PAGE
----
BLACK FLAG IS GOING TO SELL THIS DAMN ALBUM NO MATTER WHAT
Black Flag’s debut album Damaged is generally regarded to be one of the best hardcore punk albums of all time, coming to define their sound and launching the career of singer, spoken word performer, and playable character in “Def Jam: Fight For NY” Henry Rollins. The third and finally successful attempt by Black Flag to record a full-length album after shuffling through a number of different vocalists and guitarists, Damaged reached the penultimate state of distribution—25,000 copies pressed, labels printed, the whole shebang warehoused and ready to ship out when MCA Records president Al Bergamo made the foolish mistake of listening to the record. Declaring that “as a parent… I found it an anti-parent record,” Bergamo refused to distribute the album to stores.
Rightfully incensed, Black Flag drove out to the warehouse where they either sweet-talked, threatened, or kicked the doors down to where they could grab their own already-packaged albums and distribute them personally. To do so, the band formed the now-legendary punk label SST and simply slapped an SST sticker (accompanied by Bergamo’s infamous quote) down over the MCA copyright.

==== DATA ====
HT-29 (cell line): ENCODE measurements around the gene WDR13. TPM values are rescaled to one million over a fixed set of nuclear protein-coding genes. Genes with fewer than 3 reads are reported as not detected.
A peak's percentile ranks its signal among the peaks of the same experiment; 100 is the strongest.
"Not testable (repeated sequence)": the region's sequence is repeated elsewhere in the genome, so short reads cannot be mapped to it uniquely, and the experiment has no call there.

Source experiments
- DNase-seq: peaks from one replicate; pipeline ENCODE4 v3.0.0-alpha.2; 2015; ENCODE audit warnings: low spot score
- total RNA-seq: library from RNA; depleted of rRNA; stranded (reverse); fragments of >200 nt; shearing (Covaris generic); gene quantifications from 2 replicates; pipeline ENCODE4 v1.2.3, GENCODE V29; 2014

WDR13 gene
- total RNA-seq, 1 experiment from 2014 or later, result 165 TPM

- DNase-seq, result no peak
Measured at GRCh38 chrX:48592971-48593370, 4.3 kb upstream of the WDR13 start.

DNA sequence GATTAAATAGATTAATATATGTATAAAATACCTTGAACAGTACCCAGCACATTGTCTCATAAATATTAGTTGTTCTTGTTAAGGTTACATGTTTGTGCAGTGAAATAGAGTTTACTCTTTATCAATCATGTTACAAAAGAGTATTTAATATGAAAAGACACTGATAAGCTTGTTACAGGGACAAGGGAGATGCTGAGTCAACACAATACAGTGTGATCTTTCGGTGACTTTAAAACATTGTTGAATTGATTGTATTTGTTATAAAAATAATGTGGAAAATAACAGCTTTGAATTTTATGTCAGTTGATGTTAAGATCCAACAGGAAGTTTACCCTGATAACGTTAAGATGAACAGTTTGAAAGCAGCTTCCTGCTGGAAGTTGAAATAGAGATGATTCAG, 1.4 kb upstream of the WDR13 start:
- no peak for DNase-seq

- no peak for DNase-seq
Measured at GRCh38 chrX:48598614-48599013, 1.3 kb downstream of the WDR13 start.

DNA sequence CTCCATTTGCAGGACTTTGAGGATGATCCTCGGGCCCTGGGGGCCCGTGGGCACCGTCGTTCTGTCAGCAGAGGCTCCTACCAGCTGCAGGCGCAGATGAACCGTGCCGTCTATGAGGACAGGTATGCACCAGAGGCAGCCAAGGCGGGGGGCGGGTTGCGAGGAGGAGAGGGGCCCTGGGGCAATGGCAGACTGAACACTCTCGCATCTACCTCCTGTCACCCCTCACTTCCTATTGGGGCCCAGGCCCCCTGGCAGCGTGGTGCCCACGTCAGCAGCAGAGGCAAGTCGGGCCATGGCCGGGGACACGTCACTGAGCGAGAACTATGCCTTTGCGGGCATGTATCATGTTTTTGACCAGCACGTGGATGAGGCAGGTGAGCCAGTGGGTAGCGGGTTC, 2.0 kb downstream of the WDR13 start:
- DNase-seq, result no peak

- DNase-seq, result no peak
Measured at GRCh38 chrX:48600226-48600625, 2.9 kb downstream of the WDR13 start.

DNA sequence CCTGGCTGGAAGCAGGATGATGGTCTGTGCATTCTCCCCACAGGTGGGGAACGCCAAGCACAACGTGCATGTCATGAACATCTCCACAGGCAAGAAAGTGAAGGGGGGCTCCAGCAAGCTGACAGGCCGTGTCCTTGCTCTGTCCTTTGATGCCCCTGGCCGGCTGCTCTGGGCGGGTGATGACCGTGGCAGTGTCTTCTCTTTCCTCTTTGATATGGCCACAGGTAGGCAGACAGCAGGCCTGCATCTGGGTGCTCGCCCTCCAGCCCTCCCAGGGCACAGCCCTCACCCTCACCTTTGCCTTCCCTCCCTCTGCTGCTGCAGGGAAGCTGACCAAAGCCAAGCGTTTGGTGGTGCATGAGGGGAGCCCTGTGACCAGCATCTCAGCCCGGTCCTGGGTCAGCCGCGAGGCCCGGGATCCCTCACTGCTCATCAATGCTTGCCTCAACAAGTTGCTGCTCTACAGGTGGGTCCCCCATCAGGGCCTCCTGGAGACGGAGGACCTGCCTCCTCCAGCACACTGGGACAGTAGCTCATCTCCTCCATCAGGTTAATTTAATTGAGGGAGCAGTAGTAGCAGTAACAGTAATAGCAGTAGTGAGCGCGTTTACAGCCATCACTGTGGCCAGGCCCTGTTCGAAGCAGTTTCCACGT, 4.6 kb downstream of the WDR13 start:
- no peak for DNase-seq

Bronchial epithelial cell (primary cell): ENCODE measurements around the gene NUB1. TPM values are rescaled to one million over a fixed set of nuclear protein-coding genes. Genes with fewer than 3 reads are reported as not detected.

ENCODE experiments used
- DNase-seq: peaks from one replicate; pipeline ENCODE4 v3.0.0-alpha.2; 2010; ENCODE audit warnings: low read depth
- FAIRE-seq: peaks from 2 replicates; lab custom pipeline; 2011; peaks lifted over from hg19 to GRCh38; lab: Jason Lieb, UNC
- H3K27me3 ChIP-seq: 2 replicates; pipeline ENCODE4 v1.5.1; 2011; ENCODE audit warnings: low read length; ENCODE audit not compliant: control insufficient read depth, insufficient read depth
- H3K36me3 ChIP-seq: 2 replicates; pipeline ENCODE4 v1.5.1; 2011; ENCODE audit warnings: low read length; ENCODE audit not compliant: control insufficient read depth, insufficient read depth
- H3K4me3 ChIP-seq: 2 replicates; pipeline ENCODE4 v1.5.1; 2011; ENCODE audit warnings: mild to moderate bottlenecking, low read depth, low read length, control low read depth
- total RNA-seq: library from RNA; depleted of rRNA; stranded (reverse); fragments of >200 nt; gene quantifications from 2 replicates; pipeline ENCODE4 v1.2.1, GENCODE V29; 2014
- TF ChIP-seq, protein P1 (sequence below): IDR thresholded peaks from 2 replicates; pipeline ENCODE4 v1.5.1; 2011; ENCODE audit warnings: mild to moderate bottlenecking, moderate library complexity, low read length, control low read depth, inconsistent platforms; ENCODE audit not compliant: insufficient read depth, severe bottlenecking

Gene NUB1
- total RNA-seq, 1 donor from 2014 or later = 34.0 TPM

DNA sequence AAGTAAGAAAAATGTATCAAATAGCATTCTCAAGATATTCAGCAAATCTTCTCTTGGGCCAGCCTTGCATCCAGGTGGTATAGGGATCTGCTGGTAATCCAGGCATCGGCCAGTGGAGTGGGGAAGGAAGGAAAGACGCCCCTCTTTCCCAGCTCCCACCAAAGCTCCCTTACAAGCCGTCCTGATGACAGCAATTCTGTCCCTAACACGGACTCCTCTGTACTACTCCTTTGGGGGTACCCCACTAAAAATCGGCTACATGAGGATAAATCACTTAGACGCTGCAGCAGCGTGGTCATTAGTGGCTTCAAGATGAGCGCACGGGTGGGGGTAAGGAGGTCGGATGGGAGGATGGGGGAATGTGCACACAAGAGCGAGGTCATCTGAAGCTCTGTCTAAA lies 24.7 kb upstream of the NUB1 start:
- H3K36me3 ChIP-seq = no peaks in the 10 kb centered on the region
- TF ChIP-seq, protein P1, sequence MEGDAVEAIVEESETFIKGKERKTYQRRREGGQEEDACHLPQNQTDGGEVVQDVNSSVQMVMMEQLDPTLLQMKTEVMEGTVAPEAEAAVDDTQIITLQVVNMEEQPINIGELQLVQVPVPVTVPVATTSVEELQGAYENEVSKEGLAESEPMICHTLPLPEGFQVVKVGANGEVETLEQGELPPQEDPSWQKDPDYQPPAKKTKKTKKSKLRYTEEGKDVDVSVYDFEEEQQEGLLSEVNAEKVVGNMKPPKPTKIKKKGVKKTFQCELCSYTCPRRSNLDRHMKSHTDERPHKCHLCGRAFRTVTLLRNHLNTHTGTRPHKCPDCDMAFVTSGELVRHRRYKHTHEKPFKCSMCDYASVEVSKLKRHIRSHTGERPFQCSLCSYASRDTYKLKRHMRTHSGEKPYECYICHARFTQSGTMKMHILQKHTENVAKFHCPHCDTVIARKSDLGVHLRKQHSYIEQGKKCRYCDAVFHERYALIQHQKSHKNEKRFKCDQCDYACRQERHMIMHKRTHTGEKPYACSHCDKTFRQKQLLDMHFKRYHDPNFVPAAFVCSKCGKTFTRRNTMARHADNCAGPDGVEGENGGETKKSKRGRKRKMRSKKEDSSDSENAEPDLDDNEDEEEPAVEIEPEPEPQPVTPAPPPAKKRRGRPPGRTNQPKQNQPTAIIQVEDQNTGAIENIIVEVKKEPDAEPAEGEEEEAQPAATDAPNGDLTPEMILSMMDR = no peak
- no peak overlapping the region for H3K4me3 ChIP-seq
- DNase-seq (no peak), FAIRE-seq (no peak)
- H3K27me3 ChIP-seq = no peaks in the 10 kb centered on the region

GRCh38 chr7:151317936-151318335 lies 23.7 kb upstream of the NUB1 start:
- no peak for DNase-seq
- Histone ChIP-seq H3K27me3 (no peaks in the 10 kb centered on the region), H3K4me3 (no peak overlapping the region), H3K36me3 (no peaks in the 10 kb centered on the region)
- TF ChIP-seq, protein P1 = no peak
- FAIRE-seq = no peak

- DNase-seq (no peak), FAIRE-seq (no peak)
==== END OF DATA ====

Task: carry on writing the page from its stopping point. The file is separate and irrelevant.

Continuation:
Of course, MCA and Unicorn (the imprint MCA was ostensibly going to release the album under) had a little bit to say about that. Black Flag found itself legally prohibited from releasing any music under that name for the next two years of legal hell, occasionally resulting in jail terms for contempt of court, until finally Unicorn folded.
In later years, Black Flag members and SST employees have come to question the “anti-parent” story after doing a bit of research into the Unicorn’s finances; they discovered that Unicorn’s books were in such a shambles that MCA stood to lose money on the release of Damaged no matter how well it sold. As it turned out, an album that everybody thought was screwed over because of priggish censorship issues was in fact screwed over by corrupt businessmen and bloodless accountants, making Damaged even more punk rock than it was previously (if such a thing is possible).